Our Big Old Crippled Crazy Bodies Are Political

Debbie and Laurie are delighted to have Liz Henry guestblogging here!


The first time I began to identify as disabled, I learned a little bit about the medical industry and politics, and become a bit more politically radical.

People with spinal cord injuries in the U.S. go through hospitals and rehab, where they meet other disabled people and if they’re lucky come into contact with some of the ideas of empowerment, activism, and independence from the 60s and 70s. Since I ended up in a wheelchair through more of a nebulous possibly-neurological problem, I didn’t have that background. I was helped greatly by contact with the Disabled Students’ Union at a community college and by reading the magazine Independent Living. The NOT-empowering model of disability is to think of people with disabilities as helpless and in need of charity directed by able-bodied people. Empowerment also means fighting a lot of societal message about “normal” bodies, and the ways people look at our bodies, which are sometime obviously different in appearance and ability. We have to fight those feelings in ourselves, and work not to internalize them. Instead, to move forward with positive concepts of disabilities, bodies, capabilities, and how to change our physical environments and our society to adapt to US.

These days, I’m on mailing lists and forums for various neuro problems. I see people getting good information and sometimes, catching that radical wave, especially in the disability blogging world. But there are some terrible patterns I notice, much stronger patterns.

– Many women spend decades bouncing from diagnosis to diagnosis.
– Any neurological or immunological problem that women often have is called a “garbage” diagnosis.
– Many people are told that “it’s all in their heads,” then put on antidepressants or more powerful meds for mental illness.
– Being fat means that most doctors will not look for, or treat, your health problem. Instead, they shame and blame over the fat.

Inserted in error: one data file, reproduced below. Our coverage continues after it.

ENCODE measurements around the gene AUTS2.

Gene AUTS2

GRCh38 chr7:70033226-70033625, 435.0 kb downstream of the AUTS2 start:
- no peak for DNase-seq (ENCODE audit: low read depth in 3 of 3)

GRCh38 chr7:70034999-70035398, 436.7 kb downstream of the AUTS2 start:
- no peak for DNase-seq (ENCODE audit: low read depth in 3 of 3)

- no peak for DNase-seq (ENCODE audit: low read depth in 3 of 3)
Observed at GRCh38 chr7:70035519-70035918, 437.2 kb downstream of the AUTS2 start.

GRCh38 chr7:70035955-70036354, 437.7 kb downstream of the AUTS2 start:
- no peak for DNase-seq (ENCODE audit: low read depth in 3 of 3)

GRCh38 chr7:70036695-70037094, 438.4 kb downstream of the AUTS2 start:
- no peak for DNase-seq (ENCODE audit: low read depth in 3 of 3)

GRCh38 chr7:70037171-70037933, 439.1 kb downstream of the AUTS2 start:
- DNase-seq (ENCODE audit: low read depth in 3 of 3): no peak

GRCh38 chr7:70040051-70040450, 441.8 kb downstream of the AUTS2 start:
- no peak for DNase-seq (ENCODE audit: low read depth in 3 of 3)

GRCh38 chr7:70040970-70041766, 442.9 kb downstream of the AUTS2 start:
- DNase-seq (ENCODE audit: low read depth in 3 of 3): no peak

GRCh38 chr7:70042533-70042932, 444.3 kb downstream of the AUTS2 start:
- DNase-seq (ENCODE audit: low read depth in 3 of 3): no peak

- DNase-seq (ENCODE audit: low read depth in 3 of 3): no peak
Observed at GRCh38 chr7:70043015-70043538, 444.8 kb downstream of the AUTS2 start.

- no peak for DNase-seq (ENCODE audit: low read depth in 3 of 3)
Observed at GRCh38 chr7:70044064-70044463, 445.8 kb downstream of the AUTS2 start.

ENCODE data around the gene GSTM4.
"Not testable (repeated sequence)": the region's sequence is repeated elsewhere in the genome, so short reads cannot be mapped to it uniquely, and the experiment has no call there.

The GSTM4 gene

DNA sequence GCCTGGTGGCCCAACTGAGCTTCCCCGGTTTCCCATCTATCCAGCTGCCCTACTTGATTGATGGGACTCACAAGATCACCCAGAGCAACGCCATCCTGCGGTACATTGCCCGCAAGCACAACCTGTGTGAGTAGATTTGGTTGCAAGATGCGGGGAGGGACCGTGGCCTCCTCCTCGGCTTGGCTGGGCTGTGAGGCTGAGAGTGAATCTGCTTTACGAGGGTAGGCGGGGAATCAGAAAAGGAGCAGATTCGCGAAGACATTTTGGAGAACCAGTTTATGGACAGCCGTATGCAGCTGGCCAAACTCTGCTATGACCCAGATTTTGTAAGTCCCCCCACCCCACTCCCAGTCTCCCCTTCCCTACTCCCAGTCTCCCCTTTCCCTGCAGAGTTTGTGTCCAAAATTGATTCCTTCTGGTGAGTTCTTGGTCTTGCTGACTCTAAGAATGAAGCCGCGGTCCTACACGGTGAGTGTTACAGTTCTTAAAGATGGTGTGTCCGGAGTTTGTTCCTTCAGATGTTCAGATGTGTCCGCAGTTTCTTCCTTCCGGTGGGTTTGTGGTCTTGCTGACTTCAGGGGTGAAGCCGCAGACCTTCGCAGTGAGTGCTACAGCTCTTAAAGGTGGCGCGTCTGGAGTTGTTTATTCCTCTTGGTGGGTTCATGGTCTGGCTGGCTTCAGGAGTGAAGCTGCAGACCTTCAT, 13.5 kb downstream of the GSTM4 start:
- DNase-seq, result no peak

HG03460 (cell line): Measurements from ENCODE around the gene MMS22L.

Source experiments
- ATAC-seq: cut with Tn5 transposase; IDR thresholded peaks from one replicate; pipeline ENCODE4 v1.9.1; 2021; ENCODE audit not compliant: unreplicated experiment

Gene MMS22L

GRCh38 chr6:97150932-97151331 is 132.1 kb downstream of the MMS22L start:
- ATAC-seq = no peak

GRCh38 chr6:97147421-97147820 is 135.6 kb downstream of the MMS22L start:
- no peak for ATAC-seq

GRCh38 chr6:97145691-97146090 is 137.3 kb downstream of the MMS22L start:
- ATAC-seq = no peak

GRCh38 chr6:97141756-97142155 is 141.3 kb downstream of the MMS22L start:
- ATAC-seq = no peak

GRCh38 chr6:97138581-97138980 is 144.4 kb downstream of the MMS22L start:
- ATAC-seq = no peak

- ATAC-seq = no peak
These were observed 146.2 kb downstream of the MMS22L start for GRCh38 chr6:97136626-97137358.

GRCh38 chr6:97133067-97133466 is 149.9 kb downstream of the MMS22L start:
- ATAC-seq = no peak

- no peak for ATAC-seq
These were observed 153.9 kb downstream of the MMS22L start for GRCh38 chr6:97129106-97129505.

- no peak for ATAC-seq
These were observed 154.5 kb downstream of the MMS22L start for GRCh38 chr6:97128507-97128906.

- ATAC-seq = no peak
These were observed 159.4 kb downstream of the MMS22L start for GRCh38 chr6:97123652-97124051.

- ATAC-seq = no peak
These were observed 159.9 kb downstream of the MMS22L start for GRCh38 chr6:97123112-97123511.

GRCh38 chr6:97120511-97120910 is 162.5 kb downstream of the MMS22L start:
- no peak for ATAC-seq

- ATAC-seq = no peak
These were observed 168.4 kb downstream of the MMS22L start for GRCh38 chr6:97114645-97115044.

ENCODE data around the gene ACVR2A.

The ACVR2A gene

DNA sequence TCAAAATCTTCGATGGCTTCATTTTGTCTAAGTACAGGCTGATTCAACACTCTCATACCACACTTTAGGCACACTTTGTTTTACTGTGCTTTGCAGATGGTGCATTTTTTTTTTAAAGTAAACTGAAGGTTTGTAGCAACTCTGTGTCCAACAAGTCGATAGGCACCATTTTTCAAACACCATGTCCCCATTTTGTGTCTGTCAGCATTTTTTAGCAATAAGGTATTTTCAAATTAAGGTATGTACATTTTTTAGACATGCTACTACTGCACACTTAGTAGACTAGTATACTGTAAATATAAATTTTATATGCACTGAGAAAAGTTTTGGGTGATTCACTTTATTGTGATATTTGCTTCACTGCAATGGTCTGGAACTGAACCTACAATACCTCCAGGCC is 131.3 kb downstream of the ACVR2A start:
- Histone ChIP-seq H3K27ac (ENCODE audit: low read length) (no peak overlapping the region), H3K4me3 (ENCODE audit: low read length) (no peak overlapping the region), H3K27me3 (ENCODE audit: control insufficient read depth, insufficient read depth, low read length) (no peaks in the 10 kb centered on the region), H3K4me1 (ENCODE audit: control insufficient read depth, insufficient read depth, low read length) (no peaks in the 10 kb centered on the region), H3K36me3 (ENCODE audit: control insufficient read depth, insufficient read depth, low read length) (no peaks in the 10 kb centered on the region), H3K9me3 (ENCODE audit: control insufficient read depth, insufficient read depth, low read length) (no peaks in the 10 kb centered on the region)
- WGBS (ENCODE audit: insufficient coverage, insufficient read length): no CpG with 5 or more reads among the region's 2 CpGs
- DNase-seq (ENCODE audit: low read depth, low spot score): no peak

– Doctors almost never take a person OFF a medication. Instead, they keep adding more to the mix.
– Family members commonly place their anger and sadness over their mother or wife’s illness onto her, blaming her for the illness, because of guess why, FAT.

I have abstracted this out of countless emails and forum posts that tear my heart to pieces, from women who are eaten with guilt and shame that they can’t do the laundry or cook or take care of their family enough. Their families are angry with them, and blame them for being fat. Their families, rather than helping them, or consoling them for the confusing round of doctors and pain, are angry with them for not fulfilling their housewifely and mom-ly roles.

Despite the fact that it is normal for our bodies as we mature to NOT look like we’re barely pubescent, rail-thin girls, the systematic lifetime shaming over body shape means that these women have extra barriers in life. They don’t expect decent medical care, or respect from doctors. Being fat, or considered fat, or considering themselves as fat, or all of those things, means they can’t even GET what passes for decent health care in the U.S. today. And their own families subject them to constant and intense emotional abuse.

Often, really, underneath, the doctors hate women, and think of them as crazy, neurotic, aging (which in women is treated like a shameful disease in itself) and too fat. They write women off, and give them garbage surgery and drugs to go with the “garbage” diagnosis.

I am realizing just the tip of the iceberg of how gender, sexism, disease, and fatphobia are linked.

The mailing lists and forums and blogs offer sympathy and empathy, as well as much practical advice and sharing of stories. But what they sometimes lack is political awareness. We need MORE continuity of information, building or synthesis of ideas, compared to what happens in the blogosphere.